On March 2, 2015, the Financial Times published an interview with Mexican president, Enrique Peña Nieto. In it, President Peña observed that Mexico's progress was limited by "incredulity and distrust." His comment brought to mind a recent experience.
It was the usual Thursday night crowd down that the 111 Bar and Restaurant in Valle de Bravo, a mix of Americans and Mexicans, a Canadian, a Frenchman and one or two whose sinuous family origins prove too difficult to name in just a word. The evening’s conversation stuck close to the adventures of a new arrival to town, a vivacious Spanish-Mexican woman who was taking some time away from her job as a make-up artist with Cirque du Soleil.
Later in the evening a well groomed, wolf-faced, seventy-something man joined our table together with his girlfriend whose tinted hair glinted in the low light, striking the intended balance between expensive casual and easy elegance. Some at the table knew this man, others did not. He listened to the organic burble of conversation for a time, participating occasionally. We learned that he lived part of his time in France. His girlfriend had been born in Barcelona.
During a lull, he raised a topic of his own. “Did any of you read the article in The New York Times about José Murat Casab?” he asked. Most hadn’t. I had. We quickly described the contents of the article, which revealed the (highly probable) deep corruption of a former governor of the Mexican state of Oaxaca.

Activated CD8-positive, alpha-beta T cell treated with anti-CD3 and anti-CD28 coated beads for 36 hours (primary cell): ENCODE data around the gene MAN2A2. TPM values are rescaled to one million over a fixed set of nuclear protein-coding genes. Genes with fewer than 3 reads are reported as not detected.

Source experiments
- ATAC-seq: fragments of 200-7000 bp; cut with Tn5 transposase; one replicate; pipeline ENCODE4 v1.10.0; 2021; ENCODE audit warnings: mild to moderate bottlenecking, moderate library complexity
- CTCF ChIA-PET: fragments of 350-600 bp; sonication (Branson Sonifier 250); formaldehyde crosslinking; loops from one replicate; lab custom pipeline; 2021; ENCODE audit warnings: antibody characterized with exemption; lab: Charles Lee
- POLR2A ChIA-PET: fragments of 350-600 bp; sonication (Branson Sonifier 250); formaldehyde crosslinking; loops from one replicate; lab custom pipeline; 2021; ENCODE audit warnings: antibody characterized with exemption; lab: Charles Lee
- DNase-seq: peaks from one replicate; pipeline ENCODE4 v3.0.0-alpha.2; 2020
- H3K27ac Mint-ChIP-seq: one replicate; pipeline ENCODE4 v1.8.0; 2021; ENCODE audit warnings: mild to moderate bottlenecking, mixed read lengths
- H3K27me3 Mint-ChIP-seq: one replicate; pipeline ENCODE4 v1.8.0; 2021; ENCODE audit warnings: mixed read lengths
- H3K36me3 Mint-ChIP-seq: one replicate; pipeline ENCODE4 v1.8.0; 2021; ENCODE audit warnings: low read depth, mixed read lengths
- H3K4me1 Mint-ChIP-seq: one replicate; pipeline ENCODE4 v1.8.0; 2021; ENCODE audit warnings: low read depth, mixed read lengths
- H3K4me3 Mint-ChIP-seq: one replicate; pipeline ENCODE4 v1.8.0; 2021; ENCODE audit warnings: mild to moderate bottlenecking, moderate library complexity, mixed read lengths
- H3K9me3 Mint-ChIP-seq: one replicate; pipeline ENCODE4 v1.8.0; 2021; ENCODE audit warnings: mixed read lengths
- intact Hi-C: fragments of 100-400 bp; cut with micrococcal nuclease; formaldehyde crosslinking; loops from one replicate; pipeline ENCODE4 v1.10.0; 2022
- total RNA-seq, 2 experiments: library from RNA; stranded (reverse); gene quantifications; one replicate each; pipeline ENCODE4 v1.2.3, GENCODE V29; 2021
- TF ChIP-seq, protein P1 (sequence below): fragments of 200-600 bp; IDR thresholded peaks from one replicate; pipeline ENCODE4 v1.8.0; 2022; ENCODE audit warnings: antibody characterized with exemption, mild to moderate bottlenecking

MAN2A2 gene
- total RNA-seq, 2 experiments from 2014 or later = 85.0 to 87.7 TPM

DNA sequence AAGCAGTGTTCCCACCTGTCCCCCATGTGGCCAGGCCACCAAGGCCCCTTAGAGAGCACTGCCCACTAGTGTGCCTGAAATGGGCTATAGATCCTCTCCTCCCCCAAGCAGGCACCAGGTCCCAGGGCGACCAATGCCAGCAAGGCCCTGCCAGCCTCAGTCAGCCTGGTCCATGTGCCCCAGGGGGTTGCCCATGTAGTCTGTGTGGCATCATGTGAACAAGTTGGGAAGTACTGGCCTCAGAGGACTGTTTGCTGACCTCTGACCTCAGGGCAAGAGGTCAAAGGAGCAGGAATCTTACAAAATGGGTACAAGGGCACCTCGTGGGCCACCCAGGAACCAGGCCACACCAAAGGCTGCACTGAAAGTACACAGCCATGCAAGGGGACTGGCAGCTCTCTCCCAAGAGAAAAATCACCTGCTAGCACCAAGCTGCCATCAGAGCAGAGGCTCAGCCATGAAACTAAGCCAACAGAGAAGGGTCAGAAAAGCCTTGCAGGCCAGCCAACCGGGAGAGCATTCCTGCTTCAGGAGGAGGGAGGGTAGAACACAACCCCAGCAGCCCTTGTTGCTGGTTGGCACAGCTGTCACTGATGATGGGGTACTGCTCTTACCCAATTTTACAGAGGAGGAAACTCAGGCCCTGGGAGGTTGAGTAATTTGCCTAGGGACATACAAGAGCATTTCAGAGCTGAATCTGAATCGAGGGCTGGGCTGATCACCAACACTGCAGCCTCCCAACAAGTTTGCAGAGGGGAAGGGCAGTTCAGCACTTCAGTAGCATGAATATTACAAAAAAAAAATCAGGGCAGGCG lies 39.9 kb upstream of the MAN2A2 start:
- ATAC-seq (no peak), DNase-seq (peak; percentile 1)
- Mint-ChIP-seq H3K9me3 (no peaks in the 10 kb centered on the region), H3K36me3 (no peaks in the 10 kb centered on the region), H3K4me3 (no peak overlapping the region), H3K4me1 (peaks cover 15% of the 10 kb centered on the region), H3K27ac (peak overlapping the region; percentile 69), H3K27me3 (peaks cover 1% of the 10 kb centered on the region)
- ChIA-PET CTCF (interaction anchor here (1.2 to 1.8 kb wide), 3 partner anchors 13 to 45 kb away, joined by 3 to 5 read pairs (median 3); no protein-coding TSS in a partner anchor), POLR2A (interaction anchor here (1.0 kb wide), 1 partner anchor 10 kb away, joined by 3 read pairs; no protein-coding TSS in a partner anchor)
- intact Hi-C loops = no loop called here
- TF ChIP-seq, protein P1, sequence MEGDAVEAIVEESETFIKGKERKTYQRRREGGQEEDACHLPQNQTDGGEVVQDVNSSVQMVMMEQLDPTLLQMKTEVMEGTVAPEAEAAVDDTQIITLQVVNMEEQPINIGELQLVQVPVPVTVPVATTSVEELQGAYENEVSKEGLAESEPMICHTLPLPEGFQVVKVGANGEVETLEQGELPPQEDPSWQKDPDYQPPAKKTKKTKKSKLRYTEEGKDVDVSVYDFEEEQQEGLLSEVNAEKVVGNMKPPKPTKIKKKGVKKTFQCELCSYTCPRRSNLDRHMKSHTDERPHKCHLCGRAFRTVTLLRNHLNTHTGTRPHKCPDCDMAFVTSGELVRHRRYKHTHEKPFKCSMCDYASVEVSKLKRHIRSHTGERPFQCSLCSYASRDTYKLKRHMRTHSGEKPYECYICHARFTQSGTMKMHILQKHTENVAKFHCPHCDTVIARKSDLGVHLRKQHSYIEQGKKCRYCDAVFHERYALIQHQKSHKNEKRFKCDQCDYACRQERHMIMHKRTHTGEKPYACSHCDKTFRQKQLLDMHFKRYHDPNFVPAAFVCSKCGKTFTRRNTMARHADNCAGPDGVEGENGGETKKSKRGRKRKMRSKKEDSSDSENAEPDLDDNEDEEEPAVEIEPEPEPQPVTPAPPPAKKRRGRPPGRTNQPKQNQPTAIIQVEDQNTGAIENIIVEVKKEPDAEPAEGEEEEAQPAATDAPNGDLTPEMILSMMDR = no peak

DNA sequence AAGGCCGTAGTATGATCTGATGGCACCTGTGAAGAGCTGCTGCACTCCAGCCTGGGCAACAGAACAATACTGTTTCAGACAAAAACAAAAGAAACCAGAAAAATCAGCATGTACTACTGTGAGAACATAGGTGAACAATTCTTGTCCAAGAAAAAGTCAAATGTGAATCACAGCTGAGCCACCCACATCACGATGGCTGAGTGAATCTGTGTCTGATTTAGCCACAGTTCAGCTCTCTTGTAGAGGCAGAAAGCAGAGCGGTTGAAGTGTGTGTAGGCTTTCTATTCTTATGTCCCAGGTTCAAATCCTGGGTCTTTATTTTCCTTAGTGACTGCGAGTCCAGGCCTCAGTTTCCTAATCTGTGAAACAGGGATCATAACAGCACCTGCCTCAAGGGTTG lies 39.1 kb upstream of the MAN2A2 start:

But “Wolf”, as I shall call him, was prepared with a surprising follow-up question. “What,” he asked, “is Carlos Slim’s interest in publishing this article?” We all looked at him. “We all know,” he continued, “that Slim is the majority owner of The New York Times.” Indeed, just a month before the article came out on February 12th — an article that the reporters had spent a year or more researching — Mexico’s richest man had exercised options that gave him a 16.8% stake in the world’s most prestigious newspaper. Wolf drew a short, straight line between Slim’s ownership stake and the Molotov cocktail of a story.
We beat around a few ideas about Slim’s interests in the paper(ego?, a desire to influence Mexican politics from abroad?), and the degree to which he could influence editorial policy (not much? quite a bit?).
“What about you?” we asked Wolf. “What do you think?”
“I am a PRI-ista (referring to his membership in the political organization that ruled Mexico for 70 years before losing consecutive elections and in 2000 and 2006. In 2012, they retook the Mexico’s presidential office.) He is trying to hurt the PRI,” he said, his voice rising. “He is going against us.”
“Why?” we asked.
“That is what I want to know,” he complained. “Why is Slim singling us out?”
The New York Times article had shaken him and, he suggested, his whole set of Mexican, power-broker friends. He acknowledged that he and his cronies were adept at silencing any embarrassing story the Mexican press dared to publish. The American media, however, was beyond their reach, especially when backed by someone as powerful as their former ally, Carlos Slim. The Mexican people, he suggested, would take a Times story far more seriously than anything published in El Universal or Reforma.